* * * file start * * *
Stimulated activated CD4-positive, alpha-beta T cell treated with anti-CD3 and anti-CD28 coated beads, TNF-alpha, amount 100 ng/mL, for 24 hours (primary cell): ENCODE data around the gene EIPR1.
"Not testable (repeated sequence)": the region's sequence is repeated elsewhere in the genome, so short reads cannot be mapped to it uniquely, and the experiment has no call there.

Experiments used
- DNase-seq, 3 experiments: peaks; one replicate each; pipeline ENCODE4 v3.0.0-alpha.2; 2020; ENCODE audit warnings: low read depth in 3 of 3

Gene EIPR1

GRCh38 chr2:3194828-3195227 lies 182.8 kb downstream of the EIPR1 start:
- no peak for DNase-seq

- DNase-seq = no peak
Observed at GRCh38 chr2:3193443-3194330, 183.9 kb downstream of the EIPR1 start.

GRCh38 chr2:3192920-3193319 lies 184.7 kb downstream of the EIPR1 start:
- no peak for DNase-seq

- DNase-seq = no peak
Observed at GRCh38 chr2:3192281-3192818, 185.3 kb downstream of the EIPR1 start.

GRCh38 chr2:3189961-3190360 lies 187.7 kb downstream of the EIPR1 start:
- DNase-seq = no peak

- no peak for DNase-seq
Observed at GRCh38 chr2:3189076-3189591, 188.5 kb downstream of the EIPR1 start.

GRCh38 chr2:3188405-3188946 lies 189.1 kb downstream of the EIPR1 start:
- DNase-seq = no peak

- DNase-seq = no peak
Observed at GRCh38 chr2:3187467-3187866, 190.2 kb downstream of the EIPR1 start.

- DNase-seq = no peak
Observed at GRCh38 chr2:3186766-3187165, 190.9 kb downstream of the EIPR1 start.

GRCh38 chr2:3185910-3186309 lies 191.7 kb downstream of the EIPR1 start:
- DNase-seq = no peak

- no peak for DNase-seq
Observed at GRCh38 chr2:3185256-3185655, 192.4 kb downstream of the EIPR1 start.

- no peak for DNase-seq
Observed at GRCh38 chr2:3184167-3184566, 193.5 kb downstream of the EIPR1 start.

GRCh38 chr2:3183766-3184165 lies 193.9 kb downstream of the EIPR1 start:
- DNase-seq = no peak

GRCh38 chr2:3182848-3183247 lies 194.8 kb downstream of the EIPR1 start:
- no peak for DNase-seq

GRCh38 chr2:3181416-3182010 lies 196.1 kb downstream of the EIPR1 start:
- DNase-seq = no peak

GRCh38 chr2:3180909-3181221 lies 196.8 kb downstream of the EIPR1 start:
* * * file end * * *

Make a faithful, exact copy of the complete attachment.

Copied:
Stimulated activated CD4-positive, alpha-beta T cell treated with anti-CD3 and anti-CD28 coated beads, TNF-alpha, amount 100 ng/mL, for 24 hours (primary cell): ENCODE data around the gene EIPR1.
"Not testable (repeated sequence)": the region's sequence is repeated elsewhere in the genome, so short reads cannot be mapped to it uniquely, and the experiment has no call there.

Experiments used
- DNase-seq, 3 experiments: peaks; one replicate each; pipeline ENCODE4 v3.0.0-alpha.2; 2020; ENCODE audit warnings: low read depth in 3 of 3

Gene EIPR1

GRCh38 chr2:3194828-3195227 lies 182.8 kb downstream of the EIPR1 start:
- no peak for DNase-seq

- DNase-seq = no peak
Observed at GRCh38 chr2:3193443-3194330, 183.9 kb downstream of the EIPR1 start.

GRCh38 chr2:3192920-3193319 lies 184.7 kb downstream of the EIPR1 start:
- no peak for DNase-seq

- DNase-seq = no peak
Observed at GRCh38 chr2:3192281-3192818, 185.3 kb downstream of the EIPR1 start.

GRCh38 chr2:3189961-3190360 lies 187.7 kb downstream of the EIPR1 start:
- DNase-seq = no peak

- no peak for DNase-seq
Observed at GRCh38 chr2:3189076-3189591, 188.5 kb downstream of the EIPR1 start.

GRCh38 chr2:3188405-3188946 lies 189.1 kb downstream of the EIPR1 start:
- DNase-seq = no peak

- DNase-seq = no peak
Observed at GRCh38 chr2:3187467-3187866, 190.2 kb downstream of the EIPR1 start.

- DNase-seq = no peak
Observed at GRCh38 chr2:3186766-3187165, 190.9 kb downstream of the EIPR1 start.

GRCh38 chr2:3185910-3186309 lies 191.7 kb downstream of the EIPR1 start:
- DNase-seq = no peak

- no peak for DNase-seq
Observed at GRCh38 chr2:3185256-3185655, 192.4 kb downstream of the EIPR1 start.

- no peak for DNase-seq
Observed at GRCh38 chr2:3184167-3184566, 193.5 kb downstream of the EIPR1 start.

GRCh38 chr2:3183766-3184165 lies 193.9 kb downstream of the EIPR1 start:
- DNase-seq = no peak

GRCh38 chr2:3182848-3183247 lies 194.8 kb downstream of the EIPR1 start:
- no peak for DNase-seq

GRCh38 chr2:3181416-3182010 lies 196.1 kb downstream of the EIPR1 start:
- DNase-seq = no peak

GRCh38 chr2:3180909-3181221 lies 196.8 kb downstream of the EIPR1 start: